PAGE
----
Don't usually object to all and sundry, probably hormonal and stressed with the return to school rigmarole blush

kinderfool Thu 03-Sep-09 21:56:34

Thanks Tsar - wouldn't make it a full spat, usually like the TA involved anyway, so don't think she did it in a 'jobsworth' way. Was thinking of the choc aspect and don't think I'd have been unreasonable on that side but remembering it would have seemed to others like a flashy toy thing it wasn't the best thing to choose, will stick to normal choc and a note next time! (although that'll probably be more disruptive as she insists on reading everything to all her friends wink ).

danthe4th Thu 03-Sep-09 21:59:08

Lol to kinderfool

kinderfool Thu 03-Sep-09 22:02:17

Lol colette - love your ds helping everyone else to share grin.

Thanks for the responses, still getting my head round packed lunch politics after 3 years, can't wait till she can do her own!

Firawla Thu 03-Sep-09 22:06:26

i think yanbu to be annoyed but not worth making an issue over it as i doubt they wil change their policies. i think its quite ott and silly though

mariemarie Thu 03-Sep-09 22:08:17

I dont think YABU but, I can see it from the point of view of the school.

However, on the subject of packed lunches, there has been lots in the news recently about them trying to ban small snacks. Personally, I always send a small snack in my childrens otherwise very healthy lunchbox.

What annoys me is that a child on school dinners has a choice of jelly, pudding and custard, rice pudding etc.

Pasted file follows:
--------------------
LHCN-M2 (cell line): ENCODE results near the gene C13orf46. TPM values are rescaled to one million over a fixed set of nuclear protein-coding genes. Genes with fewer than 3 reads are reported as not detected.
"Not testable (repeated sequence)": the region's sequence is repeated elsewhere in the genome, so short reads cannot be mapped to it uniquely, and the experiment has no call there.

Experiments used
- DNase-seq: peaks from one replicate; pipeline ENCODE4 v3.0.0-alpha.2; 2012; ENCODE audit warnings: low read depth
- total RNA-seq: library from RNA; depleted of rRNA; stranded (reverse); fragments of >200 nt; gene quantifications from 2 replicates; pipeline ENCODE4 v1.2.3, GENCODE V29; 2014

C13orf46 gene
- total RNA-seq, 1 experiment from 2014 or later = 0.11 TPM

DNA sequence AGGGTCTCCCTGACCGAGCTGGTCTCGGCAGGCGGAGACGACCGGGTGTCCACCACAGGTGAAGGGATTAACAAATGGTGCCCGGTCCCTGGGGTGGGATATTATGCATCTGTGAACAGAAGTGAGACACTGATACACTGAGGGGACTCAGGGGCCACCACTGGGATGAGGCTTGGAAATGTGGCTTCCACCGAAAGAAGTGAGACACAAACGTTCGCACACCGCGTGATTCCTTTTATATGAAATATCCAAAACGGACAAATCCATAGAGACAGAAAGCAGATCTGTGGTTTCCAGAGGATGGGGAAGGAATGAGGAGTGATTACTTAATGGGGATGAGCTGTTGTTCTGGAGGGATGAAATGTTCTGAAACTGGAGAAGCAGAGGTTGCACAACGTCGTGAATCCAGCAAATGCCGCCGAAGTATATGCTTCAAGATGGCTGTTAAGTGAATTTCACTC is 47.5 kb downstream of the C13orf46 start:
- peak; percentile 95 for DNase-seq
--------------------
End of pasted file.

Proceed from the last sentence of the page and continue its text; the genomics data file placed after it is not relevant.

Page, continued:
The problem here is that instead of targeting the actual individuals who send in a mars bar, packed of crisps and can of coke, they are too scared to speak to individuals therefore the whole school are banned from taking in "unhealthy" snacks with their lunch.

Small snacks will do no harm for a child with an otherwise balanced diet.

MsHighwater Thu 03-Sep-09 22:10:00

If it were me, I would - calmly and politely - tell the school that, when I am providing the food and in the absence of evidence of harm to her, what my child eats is up to me (and dh) and ask that she be left alone to eat it without interference in future. I am prepared to accept restrictions for the sake of another child with a life-threatening allergy but not otherwise.

piscesmoon Thu 03-Sep-09 22:23:30

YABU. It wasn't fair to have it in front of the other DCs-it would have been very easy to wait until she came out of school.

frogwatcher Thu 03-Sep-09 22:29:47